The threat landscape is the entirety of potential and identified cyberthreats affecting a particular sector, group of users, time period, and so forth.
What’s included in the threat landscape
The threat landscape is usually thought of as including the vulnerabilities, malware, and specific groups of attackers and their techniques that represent a danger in a given context.
By “context,” we mean the specifics of a particular sector, organization, or even individual, including the following (among many more):
- Possession of information of value to attackers;
- Security level;
- Geopolitical factors (some threats, APTs in particular, target organizations or people based in a particular country or region).
The threat landscape changes both over time and as a result of events with a significant impact on the organization, group of people, or sector for which the threat landscape is defined. For example, as a result of 2020’s large-scale shift to work from home, attacks targeting remote-access tools have surfaced on many companies’ threat landscapes. The following factors, among others, influence the threat landscape:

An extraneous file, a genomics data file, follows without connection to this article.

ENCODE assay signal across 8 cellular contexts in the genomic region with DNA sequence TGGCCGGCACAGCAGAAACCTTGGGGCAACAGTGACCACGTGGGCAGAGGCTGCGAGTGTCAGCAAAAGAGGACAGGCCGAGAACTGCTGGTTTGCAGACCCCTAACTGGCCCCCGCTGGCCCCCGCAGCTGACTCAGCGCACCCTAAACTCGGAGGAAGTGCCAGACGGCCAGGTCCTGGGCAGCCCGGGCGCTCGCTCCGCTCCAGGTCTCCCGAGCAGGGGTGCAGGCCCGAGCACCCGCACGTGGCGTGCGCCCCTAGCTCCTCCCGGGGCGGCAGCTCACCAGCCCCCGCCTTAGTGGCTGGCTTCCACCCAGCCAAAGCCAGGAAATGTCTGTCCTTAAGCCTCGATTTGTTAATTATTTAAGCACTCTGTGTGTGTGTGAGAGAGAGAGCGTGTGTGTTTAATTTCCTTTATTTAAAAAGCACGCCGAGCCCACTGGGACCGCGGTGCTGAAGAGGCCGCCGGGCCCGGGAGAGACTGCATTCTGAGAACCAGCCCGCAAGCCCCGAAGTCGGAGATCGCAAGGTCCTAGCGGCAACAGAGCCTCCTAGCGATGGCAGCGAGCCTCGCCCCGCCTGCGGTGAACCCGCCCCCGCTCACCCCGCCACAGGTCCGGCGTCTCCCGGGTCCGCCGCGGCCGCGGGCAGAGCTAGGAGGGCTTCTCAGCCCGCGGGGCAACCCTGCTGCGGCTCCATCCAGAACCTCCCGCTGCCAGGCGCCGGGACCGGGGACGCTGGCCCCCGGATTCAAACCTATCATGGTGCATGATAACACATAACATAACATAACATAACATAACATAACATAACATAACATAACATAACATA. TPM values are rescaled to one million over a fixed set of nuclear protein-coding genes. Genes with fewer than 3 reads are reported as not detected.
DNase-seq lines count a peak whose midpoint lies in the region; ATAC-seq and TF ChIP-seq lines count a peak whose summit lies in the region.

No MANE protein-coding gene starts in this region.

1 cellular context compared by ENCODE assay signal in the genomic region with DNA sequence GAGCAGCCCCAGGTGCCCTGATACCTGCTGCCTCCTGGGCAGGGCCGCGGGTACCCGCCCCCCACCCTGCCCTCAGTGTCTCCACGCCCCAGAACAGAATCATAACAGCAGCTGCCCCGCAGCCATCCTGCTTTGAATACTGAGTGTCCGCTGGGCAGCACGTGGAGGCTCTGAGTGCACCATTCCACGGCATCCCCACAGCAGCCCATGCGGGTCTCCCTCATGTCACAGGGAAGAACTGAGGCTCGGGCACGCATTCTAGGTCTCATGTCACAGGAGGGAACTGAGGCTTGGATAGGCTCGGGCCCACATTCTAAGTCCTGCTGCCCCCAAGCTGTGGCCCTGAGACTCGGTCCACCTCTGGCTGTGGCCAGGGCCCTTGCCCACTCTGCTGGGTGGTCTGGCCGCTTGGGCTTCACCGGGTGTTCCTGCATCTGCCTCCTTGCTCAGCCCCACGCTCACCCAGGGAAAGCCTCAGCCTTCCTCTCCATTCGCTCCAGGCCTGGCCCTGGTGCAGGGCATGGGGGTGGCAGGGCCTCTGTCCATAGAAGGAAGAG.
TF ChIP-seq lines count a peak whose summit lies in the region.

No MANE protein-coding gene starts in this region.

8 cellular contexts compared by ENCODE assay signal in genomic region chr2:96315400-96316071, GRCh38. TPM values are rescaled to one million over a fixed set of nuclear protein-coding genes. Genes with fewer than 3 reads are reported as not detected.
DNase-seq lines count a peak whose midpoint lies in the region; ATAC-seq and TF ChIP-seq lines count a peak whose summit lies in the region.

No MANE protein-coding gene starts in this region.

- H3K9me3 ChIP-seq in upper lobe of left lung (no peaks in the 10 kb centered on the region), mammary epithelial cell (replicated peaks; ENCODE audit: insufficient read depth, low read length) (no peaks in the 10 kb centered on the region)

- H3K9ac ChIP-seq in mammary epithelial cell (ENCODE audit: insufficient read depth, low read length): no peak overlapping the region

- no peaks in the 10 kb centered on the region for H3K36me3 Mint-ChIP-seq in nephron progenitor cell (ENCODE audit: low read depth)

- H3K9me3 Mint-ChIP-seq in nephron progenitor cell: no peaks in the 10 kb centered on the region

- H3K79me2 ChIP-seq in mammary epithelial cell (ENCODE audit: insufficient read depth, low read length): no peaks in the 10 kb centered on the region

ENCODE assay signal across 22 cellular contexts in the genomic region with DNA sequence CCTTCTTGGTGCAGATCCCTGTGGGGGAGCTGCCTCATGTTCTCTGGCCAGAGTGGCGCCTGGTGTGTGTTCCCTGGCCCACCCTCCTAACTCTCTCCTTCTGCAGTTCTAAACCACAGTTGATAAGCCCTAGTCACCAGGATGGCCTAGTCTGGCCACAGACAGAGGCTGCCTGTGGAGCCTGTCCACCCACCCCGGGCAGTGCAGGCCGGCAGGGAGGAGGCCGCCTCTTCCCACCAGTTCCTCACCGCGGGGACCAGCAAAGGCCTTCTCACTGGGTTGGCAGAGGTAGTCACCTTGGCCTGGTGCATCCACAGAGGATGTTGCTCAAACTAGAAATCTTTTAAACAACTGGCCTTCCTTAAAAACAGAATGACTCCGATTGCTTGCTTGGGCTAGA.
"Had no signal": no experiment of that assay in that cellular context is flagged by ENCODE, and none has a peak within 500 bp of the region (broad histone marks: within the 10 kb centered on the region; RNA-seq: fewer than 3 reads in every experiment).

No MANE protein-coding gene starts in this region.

- The emergence and discovery of vulnerabilities that provide cybercriminals with new attack opportunities;
- The release of new software versions with additional functionality;
- The development of new hardware platforms, as well as the emergence of new approaches to data processing, such as the use of cloud services or edge computing;
- Global events such as the COVID-19 pandemic compelling organizations to make major changes to their infrastructure.
Why understanding the current threat landscape is important
Threat landscape analysis makes it possible to see potential information security problems facing a specific entity — a company, an individual, or a whole sector — and to take preventive measures by adopting a proactive approach to information security.